BY MATT MACKINDER
Clarkston News Staff Writer
When Clarkston Community Schools has time off for a major holiday, no student or staff member will have homework over that time frame.
Called “well-being breaks,” these are to assure that students, staff, and families have the opportunity to completely detach themselves from school – physically and mentally – on the days they’re off.
“This is an important part of our commitment to honoring the whole person,” Clarkston Superintendent Shawn Ryan said in an email to the Clarkston community. “Leader in Me fans call this ‘sharpening the saw.’ In other words, we know our students and staff have lives outside of school, and guess what? We want them to enjoy those healthy, balanced lives.
“Our students’ lives outside of school are certainly complex, and unfortunately, not always positive.”
Two weeks ago, the entire CCS staff was invited to engage in professional learning with Dr. Jim Henry, co-founder and project director for the Western Michigan University Children’s Trauma Assessment Center.
The partnership with Dr. Henry was established about three years ago and has forever shaped the district’s learning and practices, said Ryan.
“In his talk on Monday (Nov. 4), Dr. Henry shared the flaws of a traditional paradigm, which tends to be academic-focused and ‘diagnostic’ and demonstrated how a trauma-informed model recognizes that childhood trauma isn’t left at the door when students come to school,” Ryan said. “We know that adverse childhood experiences (or ACEs) and toxic stress can have lasting effects on behavior and health.”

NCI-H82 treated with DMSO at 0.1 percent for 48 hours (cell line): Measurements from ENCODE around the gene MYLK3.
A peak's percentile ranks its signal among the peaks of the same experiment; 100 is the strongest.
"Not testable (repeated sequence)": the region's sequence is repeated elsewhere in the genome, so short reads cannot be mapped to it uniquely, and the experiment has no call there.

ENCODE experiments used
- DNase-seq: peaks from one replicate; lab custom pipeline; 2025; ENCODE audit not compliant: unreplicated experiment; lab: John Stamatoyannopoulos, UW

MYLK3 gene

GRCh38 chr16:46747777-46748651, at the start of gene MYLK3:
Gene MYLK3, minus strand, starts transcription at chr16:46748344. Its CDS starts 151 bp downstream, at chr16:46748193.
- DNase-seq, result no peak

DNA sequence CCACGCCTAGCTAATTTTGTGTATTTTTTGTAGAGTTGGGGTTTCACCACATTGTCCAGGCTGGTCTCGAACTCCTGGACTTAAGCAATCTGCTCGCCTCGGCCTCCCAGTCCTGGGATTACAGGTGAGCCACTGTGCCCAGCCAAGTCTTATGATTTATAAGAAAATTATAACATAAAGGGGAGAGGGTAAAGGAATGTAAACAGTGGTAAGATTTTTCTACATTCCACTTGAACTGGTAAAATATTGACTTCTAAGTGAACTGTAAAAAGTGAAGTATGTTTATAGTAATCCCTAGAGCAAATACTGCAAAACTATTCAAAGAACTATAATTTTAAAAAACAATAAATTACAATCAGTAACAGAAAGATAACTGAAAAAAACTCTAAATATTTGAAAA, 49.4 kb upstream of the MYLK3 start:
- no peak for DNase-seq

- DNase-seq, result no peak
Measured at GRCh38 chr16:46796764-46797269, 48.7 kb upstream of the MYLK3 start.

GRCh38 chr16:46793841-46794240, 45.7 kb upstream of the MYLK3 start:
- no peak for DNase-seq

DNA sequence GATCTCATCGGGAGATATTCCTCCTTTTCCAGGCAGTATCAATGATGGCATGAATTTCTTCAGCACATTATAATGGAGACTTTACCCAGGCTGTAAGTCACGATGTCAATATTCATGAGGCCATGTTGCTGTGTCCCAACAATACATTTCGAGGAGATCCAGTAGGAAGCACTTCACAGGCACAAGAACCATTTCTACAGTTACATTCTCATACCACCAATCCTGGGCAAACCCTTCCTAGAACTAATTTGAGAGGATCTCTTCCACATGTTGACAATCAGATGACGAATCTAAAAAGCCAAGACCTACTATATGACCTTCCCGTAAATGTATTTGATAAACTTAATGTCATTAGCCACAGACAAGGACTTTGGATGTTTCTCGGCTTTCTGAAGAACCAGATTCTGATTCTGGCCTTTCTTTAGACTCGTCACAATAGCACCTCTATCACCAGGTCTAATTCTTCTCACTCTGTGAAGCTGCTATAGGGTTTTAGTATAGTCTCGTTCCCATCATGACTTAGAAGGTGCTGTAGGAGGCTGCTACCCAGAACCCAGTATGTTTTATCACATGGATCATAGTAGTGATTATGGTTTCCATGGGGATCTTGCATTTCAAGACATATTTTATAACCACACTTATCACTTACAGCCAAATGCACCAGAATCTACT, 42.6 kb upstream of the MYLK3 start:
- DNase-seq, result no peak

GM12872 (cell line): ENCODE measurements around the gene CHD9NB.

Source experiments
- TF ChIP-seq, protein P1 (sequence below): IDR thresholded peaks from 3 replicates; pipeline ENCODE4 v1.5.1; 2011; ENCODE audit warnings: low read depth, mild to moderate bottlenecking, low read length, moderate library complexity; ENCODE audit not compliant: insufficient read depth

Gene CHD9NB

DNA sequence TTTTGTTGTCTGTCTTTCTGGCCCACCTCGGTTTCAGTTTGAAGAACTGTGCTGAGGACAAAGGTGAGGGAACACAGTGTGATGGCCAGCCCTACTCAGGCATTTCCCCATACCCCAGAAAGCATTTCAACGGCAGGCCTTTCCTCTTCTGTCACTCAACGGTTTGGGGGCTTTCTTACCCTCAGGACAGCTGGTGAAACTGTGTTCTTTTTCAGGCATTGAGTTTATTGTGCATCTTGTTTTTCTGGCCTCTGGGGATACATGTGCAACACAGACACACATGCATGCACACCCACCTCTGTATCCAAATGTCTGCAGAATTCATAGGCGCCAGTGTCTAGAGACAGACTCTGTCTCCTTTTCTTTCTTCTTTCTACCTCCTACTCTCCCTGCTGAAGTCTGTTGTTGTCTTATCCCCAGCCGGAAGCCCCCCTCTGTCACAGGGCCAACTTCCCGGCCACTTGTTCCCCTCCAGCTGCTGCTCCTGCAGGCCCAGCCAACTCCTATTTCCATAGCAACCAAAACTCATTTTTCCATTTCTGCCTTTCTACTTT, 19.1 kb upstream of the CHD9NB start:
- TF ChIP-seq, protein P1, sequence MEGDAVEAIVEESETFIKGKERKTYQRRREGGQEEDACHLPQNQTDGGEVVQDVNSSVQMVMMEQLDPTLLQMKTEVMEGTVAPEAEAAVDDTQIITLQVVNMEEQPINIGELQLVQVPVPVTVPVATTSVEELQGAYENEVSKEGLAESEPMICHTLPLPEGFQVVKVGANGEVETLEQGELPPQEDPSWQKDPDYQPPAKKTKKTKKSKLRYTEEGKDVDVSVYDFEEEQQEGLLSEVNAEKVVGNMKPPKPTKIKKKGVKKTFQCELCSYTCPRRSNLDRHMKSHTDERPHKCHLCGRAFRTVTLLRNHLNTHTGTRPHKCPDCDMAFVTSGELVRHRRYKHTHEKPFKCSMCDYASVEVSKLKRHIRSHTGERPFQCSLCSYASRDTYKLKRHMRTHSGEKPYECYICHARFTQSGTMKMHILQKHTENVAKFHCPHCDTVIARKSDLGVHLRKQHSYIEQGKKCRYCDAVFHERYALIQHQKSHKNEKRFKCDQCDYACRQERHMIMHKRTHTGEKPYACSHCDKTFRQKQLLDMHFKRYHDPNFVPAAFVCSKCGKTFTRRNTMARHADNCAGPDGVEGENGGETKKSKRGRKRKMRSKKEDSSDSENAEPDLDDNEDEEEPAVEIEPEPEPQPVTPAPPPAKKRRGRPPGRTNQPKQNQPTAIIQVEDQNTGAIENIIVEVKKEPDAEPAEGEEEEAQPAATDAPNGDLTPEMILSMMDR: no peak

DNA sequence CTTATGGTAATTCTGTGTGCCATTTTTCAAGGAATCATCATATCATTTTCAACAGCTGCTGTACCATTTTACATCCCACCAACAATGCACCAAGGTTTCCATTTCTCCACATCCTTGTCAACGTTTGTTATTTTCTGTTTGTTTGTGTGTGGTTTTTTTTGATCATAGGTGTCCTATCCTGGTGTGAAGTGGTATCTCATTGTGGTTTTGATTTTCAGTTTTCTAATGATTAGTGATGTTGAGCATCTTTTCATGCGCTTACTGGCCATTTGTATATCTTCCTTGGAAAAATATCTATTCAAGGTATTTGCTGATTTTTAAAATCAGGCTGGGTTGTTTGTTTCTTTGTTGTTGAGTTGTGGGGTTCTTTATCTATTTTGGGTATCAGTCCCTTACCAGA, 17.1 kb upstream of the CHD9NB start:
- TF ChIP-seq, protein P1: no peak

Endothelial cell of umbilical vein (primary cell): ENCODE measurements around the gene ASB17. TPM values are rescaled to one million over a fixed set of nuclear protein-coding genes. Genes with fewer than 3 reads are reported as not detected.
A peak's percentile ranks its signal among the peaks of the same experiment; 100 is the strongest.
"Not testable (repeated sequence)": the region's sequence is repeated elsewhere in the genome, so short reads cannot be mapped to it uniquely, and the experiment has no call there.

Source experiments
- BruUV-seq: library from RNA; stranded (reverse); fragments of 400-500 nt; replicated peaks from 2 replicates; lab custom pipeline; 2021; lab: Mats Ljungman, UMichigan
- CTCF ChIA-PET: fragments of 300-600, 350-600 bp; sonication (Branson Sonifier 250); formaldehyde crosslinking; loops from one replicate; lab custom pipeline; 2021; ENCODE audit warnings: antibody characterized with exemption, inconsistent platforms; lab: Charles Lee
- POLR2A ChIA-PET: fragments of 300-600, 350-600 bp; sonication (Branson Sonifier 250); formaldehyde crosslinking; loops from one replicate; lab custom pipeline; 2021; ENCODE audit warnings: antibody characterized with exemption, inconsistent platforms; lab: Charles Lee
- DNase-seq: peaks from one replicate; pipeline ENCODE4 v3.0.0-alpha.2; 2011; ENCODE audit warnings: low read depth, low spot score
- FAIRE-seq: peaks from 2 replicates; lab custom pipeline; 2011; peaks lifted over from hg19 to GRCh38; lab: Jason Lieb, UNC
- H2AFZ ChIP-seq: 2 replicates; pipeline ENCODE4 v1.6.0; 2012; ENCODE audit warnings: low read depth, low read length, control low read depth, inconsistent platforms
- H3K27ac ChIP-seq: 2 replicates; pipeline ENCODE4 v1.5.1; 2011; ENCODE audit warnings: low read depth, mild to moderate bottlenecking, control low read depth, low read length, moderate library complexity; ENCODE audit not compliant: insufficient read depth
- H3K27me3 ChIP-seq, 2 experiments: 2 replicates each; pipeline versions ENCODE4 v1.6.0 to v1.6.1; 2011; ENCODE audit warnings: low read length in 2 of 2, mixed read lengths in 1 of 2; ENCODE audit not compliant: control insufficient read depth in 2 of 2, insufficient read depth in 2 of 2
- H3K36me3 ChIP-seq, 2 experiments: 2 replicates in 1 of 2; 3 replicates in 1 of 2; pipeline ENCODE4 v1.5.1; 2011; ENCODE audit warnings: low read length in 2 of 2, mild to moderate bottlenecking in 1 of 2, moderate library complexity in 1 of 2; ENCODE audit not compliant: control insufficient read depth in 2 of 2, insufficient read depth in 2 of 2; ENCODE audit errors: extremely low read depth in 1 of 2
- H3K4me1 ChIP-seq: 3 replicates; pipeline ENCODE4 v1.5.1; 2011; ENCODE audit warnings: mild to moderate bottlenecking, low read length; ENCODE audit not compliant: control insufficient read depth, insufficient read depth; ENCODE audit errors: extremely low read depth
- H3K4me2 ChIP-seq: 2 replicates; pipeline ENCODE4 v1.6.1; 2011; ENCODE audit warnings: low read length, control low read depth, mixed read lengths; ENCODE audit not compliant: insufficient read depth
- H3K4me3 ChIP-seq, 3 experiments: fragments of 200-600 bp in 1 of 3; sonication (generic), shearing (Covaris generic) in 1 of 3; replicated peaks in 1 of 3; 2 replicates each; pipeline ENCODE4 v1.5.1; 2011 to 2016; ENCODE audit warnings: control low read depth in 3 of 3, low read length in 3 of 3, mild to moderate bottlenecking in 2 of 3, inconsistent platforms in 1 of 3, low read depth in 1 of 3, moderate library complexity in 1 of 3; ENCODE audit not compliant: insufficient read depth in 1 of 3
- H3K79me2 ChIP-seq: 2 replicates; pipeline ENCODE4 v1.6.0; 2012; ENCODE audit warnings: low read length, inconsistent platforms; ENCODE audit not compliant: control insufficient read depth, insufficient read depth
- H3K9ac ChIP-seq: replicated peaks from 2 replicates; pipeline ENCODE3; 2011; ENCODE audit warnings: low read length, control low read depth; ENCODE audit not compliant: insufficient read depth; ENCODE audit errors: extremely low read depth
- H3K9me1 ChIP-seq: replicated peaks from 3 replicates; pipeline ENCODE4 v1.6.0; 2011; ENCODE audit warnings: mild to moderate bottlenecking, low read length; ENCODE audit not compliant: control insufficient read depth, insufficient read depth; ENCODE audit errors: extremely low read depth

Additionally, Ryan quoted Harvard’s Center on the Developing Child, saying, “though no one who’s experienced significant adversity (or many ACEs) is irreparably damaged, we need to acknowledge trauma’s effects on their lives. By reducing families’ sources of stress, providing children and adults with responsive relationships, and strengthening the core life skills we all need to adapt and thrive, we can prevent and counteract lasting harm.”
“Our educators and counselors have learned how to help our students build resiliency and thrive by seeing beyond behaviors to truly understanding the different needs our students present,” said Ryan. “This work gives me a glimpse of a stronger school district and community. I know without a doubt that we have the right people and partners to make that happen.”
Thanksgiving break – the next “well-being break” – runs Wednesday, Nov. 27 through Friday, Nov. 29, with all students returning to school on Monday, Dec. 2.